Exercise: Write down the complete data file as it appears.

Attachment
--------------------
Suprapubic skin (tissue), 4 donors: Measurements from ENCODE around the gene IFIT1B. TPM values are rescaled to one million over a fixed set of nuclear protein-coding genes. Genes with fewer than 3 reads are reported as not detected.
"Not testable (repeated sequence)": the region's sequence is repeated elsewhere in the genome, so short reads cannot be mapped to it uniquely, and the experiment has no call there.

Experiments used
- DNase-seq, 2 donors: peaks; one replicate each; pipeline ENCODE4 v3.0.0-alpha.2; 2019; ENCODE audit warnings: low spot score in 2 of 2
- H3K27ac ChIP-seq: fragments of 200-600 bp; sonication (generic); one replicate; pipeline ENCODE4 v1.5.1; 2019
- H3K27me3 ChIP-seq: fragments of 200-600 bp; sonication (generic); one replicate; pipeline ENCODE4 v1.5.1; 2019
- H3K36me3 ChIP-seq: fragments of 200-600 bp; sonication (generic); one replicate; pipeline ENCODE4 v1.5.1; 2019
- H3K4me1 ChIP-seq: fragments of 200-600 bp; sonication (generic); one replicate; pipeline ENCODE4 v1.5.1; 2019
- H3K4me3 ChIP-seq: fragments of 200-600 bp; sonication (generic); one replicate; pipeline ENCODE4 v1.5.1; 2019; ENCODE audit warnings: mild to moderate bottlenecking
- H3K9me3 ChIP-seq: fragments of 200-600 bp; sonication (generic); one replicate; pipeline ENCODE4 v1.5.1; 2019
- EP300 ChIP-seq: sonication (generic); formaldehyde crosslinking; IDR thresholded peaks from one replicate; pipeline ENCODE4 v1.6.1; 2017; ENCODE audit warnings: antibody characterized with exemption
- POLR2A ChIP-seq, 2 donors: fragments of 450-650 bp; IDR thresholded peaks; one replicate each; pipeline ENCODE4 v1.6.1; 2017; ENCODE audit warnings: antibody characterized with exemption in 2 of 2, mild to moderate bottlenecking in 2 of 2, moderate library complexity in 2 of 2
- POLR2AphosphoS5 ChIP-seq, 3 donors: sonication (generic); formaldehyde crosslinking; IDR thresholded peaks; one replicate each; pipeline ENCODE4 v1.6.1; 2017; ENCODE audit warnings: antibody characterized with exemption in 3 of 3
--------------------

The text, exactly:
Suprapubic skin (tissue), 4 donors: Measurements from ENCODE around the gene IFIT1B. TPM values are rescaled to one million over a fixed set of nuclear protein-coding genes. Genes with fewer than 3 reads are reported as not detected.
"Not testable (repeated sequence)": the region's sequence is repeated elsewhere in the genome, so short reads cannot be mapped to it uniquely, and the experiment has no call there.

Experiments used
- DNase-seq, 2 donors: peaks; one replicate each; pipeline ENCODE4 v3.0.0-alpha.2; 2019; ENCODE audit warnings: low spot score in 2 of 2
- H3K27ac ChIP-seq: fragments of 200-600 bp; sonication (generic); one replicate; pipeline ENCODE4 v1.5.1; 2019
- H3K27me3 ChIP-seq: fragments of 200-600 bp; sonication (generic); one replicate; pipeline ENCODE4 v1.5.1; 2019
- H3K36me3 ChIP-seq: fragments of 200-600 bp; sonication (generic); one replicate; pipeline ENCODE4 v1.5.1; 2019
- H3K4me1 ChIP-seq: fragments of 200-600 bp; sonication (generic); one replicate; pipeline ENCODE4 v1.5.1; 2019
- H3K4me3 ChIP-seq: fragments of 200-600 bp; sonication (generic); one replicate; pipeline ENCODE4 v1.5.1; 2019; ENCODE audit warnings: mild to moderate bottlenecking
- H3K9me3 ChIP-seq: fragments of 200-600 bp; sonication (generic); one replicate; pipeline ENCODE4 v1.5.1; 2019
- EP300 ChIP-seq: sonication (generic); formaldehyde crosslinking; IDR thresholded peaks from one replicate; pipeline ENCODE4 v1.6.1; 2017; ENCODE audit warnings: antibody characterized with exemption
- POLR2A ChIP-seq, 2 donors: fragments of 450-650 bp; IDR thresholded peaks; one replicate each; pipeline ENCODE4 v1.6.1; 2017; ENCODE audit warnings: antibody characterized with exemption in 2 of 2, mild to moderate bottlenecking in 2 of 2, moderate library complexity in 2 of 2
- POLR2AphosphoS5 ChIP-seq, 3 donors: sonication (generic); formaldehyde crosslinking; IDR thresholded peaks; one replicate each; pipeline ENCODE4 v1.6.1; 2017; ENCODE audit warnings: antibody characterized with exemption in 3 of 3